April is Active Dog Month
The month of April is Active Dog Month. This month-long…
Thanksgiving is a day to cherish time with your family – and enjoy a huge feast of course. Our pets are a huge part of our family and, as such, many pet parents enjoy sharing the Thanksgiving feast (generally with their dog as cats do ‘their own thing’).
Unfortunately, not everything on our plate can go on our dog’s plate. There are certain ingredients in the food we’re likely eating that is harmful to our dog. To ensure your dog has the healthiest, most delicious feast along with you, you can make her a plate yourself while you are grabbing yours.
Okay, so now we are going to put your dog’s Thanksgiving plate together. Don’t worry, it’s not as complicated as it may sound.
Turkey is perfectly acceptable to feed your dog in a moderate amount. That’s fantastic because of course that’s the main dish for our feast! Grab her the least fatty portion of the turkey (it’s usually the top, middle portion). As far as the gravy goes, you shouldn’t put our kind of gravy on your dog’s plate. Thankfully, there are a bunch of different types of gravy at the pet store you can grab! Or, simply use the ‘juices/gravy’ from your dog’s canned dog food.
Not everyone has sweet potatoes with their Thanksgiving meal, but if you do, these are high in fiber and beta-carotene. Before adding any spices, grab a small handful for your dog (of course base this on your dog’s size). Now, for another side. Carrots. First, we want to outline carrots are high in sugar (wouldn’t have guessed, right?), so if your dog is diabetic, carrots are not for them. For other dogs, carrots are a low-calorie, high-fiber addition the plate.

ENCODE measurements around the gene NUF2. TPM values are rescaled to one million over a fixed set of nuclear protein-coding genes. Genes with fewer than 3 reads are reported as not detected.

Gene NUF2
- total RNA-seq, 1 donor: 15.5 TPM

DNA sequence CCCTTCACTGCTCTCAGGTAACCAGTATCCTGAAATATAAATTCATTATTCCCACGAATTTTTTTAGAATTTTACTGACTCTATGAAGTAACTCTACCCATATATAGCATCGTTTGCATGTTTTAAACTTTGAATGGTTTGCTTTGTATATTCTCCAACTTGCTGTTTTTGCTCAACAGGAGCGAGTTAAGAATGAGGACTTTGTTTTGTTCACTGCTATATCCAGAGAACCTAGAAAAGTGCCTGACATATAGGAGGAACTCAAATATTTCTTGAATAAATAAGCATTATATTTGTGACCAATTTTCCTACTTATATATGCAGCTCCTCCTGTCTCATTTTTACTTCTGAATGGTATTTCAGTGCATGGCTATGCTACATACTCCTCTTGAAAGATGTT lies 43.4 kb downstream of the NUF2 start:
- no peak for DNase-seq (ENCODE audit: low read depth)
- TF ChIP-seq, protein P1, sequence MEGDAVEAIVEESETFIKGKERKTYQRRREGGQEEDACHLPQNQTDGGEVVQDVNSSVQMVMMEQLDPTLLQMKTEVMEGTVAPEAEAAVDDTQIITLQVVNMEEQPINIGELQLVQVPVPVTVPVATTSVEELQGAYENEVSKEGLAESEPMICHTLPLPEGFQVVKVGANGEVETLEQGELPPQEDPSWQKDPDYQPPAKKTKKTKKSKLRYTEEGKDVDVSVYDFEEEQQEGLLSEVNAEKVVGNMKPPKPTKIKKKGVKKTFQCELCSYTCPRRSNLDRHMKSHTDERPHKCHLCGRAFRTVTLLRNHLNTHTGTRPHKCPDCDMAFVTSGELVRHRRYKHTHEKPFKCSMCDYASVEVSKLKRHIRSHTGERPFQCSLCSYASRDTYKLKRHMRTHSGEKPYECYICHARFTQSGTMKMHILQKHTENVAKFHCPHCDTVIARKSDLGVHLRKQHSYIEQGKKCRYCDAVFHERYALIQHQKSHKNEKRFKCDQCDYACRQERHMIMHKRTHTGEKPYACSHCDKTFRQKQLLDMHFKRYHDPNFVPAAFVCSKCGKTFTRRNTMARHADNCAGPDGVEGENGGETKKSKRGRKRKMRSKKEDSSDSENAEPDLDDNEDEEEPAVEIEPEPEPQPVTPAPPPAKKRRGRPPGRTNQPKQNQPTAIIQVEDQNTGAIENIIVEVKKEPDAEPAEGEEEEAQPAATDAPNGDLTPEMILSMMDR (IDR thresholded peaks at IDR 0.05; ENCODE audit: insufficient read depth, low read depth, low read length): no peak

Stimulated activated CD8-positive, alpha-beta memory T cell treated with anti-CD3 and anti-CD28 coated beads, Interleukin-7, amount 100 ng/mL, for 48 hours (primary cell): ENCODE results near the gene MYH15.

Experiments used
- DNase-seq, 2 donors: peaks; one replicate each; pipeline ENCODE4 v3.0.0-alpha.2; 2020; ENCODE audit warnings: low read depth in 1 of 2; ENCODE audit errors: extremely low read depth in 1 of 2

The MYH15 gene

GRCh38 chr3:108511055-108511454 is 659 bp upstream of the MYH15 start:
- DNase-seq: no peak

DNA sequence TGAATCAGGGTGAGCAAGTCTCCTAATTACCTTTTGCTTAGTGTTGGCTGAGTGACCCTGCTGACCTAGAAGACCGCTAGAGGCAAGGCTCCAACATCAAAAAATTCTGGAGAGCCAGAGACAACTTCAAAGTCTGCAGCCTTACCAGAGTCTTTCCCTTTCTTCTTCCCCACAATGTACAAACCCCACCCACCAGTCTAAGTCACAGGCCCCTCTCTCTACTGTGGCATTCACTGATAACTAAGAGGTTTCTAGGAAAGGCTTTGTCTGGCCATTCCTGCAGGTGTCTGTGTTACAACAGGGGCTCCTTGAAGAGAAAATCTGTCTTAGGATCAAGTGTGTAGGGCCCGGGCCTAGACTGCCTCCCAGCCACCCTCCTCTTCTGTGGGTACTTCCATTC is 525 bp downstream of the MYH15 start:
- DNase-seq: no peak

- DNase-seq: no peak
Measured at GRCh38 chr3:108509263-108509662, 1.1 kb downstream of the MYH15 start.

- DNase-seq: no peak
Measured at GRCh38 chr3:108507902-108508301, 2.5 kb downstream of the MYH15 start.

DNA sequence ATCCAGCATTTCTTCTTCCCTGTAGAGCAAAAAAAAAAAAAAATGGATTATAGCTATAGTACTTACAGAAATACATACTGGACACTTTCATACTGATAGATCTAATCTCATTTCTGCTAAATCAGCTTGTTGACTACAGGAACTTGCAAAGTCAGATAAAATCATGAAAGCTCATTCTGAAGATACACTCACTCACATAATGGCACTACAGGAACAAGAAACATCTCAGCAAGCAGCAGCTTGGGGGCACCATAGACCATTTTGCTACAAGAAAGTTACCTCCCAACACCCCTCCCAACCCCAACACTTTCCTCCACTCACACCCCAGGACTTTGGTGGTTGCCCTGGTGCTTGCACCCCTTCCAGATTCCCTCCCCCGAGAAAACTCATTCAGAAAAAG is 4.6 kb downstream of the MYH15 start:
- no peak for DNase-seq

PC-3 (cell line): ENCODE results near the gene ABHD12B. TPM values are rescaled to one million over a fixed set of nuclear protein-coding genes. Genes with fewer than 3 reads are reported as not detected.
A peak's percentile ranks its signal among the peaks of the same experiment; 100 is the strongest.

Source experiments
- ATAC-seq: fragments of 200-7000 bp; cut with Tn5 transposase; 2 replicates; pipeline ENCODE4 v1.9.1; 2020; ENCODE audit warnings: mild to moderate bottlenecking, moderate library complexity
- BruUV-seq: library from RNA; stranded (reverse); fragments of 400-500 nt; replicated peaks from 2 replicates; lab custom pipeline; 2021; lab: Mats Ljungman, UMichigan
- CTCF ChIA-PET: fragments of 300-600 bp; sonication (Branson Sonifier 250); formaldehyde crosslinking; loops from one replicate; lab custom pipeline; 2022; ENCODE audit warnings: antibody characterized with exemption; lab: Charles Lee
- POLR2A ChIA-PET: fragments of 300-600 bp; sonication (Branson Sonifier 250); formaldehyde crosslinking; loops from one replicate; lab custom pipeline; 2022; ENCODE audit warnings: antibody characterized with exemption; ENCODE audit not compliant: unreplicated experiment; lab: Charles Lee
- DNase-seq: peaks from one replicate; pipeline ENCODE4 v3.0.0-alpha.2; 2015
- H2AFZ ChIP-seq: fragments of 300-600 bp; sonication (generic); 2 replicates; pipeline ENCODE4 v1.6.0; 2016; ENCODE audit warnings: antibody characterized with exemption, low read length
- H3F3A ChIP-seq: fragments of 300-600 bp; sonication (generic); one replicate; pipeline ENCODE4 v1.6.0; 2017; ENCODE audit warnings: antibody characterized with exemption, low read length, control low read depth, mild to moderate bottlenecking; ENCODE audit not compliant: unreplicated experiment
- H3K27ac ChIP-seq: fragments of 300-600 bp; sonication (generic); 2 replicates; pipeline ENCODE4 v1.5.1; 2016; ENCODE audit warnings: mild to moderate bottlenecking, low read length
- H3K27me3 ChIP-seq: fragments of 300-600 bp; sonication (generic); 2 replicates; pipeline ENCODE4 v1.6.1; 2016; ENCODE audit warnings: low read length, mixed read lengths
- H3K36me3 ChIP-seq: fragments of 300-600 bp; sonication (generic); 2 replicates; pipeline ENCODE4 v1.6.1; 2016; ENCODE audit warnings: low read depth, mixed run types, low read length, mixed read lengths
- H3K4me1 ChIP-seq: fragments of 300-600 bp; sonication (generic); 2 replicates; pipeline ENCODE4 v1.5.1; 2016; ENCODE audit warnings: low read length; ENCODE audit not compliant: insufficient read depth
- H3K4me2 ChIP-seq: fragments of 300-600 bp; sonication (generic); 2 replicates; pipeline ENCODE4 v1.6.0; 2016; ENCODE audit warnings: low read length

Finally, pumpkin. You may or may not be including this in your fall feast. But, even if you only grab some for your dog, it’s well worth it. Pumpkin helps regulate your dog’s digestive tract and can be steamed or baked. Be sure not to grab the canned pumpkin; it has spices and preservatives your pup can’t have. Plus, the pumpkin on the dish can settle your dog’s tummy. If she’s enjoying her feast with an upset stomach due to anxiety, pumpkin may help reduce the ‘yucky tummy’ feeling.
There are several foods that are extremely harmful to dogs we generally have at Thanksgiving dinner. Be sure your dog doesn’t get his paws on any of the following:
If your dog does grab ahold of one the above, pay close attention to him as he may require a vet visit.
If you suspect that your pet has eaten something dangerous, don’t wait until the holiday is over to take care of things — call a clinic now. You can contact your local vet’s office if they have an emergency clinic, or get in touch with the Animal Poison Control Center at (855-764-7661) immediately. Let them know what your pet has eaten, how much and when.
Here at PetFirst1, we know accidents and illnesses can happen to all pets. PetFirst Pet Insurance1 can help cover unexpected vet visits2 and can provide peace of mind. PetFirst Pet Insurance1 has cat and dog insurance policies2 to fit every budget. Consider getting pet insurance for your furry friend today.
Now, time to enjoy the feast! Happy Thanksgiving from all of us here at PetFirst! P.S.- Don’t forget to ask your guests not to share their scraps because you already have something special planned.
1PetFirst Healthcare, LLC (“PetFirst Pet Insurance” or “PetFirst”) is the program administrator authorized to offer and administer pet health insurance policies underwritten by Independence American Insurance Company, a Delaware insurance company, with its main office at 485 Madison Avenue, NY, NY 10022, or New Hampshire Insurance Company or The Insurance Company of the State of Pennsylvania, each with its main administrative office at 500 West Madison Street, Suite 3000 Chicago, IL 60661. For costs, complete details of coverage, and a listing of approved states, please contact PetFirst Healthcare, LLC.
2Like most insurance policies, insurance policies offered by PetFirst Healthcare, LLC contain certain exclusions, exceptions, reductions, limitations, and terms for keeping them in force.